The tax treatment of earn-outs is complex. If not structured correctly, you could pay tax on a valuation of the likely earn-out at the date of sale even though you would not receive the cash for years to come (if at all).

Cash flow valuations
The other common valuation method takes your future cash flows and discounts them to give the present value for your business. As with all valuations reliant on projections, the result is only as good as the assumptions made but this is a useful valuation tool particularly where the trading or profit stream is irregular or there is significant investment required before delivering the full potential of the business.

As well as probably being the most important transaction you will ever undertake, the sale of your business is likely to be the most complex. The keys to its success are identifying the strategic buyers, maintaining confidentiality, controlling the information flow and dictating the timetable. That is why a structured sale process is essential. It requires far more effort than a reactive approach, but we believe the results - in terms of improved deal value - are well worth it.

Step-by-step guide to selling your business:

Prepare an Information Memorandum

  • this provides potential acquirers with enough information to assess their interest and, crucially, estimate the price they would be willing to pay.
  • typically it includes an executive summary and then more detailed information on history and ownership, financials, nature of operations, customers and suppliers, markets and competitors, directors, management and staff, future developments and the reasons for sale.

Identify buyers

  • detailed research using external statutory and corporate finance databases to establish a list of target companies.

Make the confidential approach

  • do not divulge the name of your business to a third party - restrict discussion to the business sector and estimated turnover and profitability.
  • your adviser will contact prospective buyers, initially by telephone. Once their interest is established they will be required to sign a confidentiality agreement before receiving the information memorandum.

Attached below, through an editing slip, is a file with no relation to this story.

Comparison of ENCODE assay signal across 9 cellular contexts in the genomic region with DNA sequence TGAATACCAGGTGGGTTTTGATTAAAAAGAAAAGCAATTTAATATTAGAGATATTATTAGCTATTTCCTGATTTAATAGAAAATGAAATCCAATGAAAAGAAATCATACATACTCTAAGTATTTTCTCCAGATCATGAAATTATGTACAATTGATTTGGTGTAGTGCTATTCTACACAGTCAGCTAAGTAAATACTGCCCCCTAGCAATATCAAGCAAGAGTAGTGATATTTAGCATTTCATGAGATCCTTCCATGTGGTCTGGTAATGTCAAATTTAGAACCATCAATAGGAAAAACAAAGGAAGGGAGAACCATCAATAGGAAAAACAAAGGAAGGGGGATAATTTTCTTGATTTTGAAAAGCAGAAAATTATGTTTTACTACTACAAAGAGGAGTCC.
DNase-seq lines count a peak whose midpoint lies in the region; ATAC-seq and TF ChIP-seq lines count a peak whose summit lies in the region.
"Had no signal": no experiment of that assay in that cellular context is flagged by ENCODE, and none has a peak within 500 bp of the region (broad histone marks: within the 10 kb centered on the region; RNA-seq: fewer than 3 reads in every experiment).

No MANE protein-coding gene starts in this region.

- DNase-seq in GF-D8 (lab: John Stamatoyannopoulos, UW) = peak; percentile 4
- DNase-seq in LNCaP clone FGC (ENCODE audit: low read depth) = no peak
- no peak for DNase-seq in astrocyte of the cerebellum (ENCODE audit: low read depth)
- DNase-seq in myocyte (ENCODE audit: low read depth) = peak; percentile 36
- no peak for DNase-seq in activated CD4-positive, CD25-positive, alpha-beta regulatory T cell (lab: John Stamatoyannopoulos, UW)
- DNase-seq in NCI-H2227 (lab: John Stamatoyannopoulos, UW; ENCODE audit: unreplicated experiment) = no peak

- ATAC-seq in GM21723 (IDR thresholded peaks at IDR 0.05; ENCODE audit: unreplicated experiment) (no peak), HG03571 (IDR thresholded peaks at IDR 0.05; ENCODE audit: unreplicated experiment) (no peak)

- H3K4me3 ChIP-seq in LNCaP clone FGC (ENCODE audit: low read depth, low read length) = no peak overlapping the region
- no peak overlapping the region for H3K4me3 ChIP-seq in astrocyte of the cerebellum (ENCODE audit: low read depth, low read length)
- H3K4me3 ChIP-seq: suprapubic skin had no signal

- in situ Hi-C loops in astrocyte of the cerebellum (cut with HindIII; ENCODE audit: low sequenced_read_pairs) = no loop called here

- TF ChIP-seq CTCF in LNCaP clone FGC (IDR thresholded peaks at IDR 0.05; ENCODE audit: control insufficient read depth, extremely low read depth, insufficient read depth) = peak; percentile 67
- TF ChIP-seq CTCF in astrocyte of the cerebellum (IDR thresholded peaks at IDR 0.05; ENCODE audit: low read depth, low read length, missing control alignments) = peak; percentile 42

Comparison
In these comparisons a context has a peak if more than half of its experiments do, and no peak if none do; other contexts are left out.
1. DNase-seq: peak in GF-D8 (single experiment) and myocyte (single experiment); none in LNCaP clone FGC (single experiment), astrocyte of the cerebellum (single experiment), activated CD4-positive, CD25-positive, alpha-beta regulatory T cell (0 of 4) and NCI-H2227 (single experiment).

The sale process

Seek indicative and revised offers

  • your adviser will invite offers from interested parties on the basis of the Information Memorandum while giving buyers an indication of the kind of deal you are looking for - guiding them towards your preferred structure by highlighting the potential benefits.
  • agree a shortlist of preferred buyers - followed by meetings with them to ascertain what further information they need to submit a formal offer.
  • negotiations to secure the best offer which is formalised in a letter known as 'Heads of Agreement' to be agreed by both sides.

Exclusivity and contracts

  • once Heads of Agreement have been signed and an exclusivity period has been granted, the Purchaser will instruct its accountants and lawyers to undertake an in-depth investigation of the Company. This is known as financial and legal due diligence. Due diligence may be widened to cover such areas as property, environmental, IT and HR issues depending on the complexity of the business.
  • results are often used by purchasers to try to renegotiate terms. This is why it is important to carefully groom the business prior to sale and control the information flow during the sale process.
  • the lawyers on both sides will then draft and negotiate the formal legal documents to effect the transaction, primarily the Sale and Purchase Agreement but also financing documentation and service contracts for directors.
  • it is important that you use your Mergers and Acquisitions (M&A) adviser to co-ordinate the whole process during this period, as there are often a large number of parties and advisers involved and you will have to cope with the demanding provision of information for the due diligence process. The M&A adviser will also be able to identify issues in advance, ensure that their effects are minimised, and conduct negotiations to deliver the best result for you.

The sale process is long and complex and therefore it is important to use your advisers to run the process, leaving you free to focus on running the business.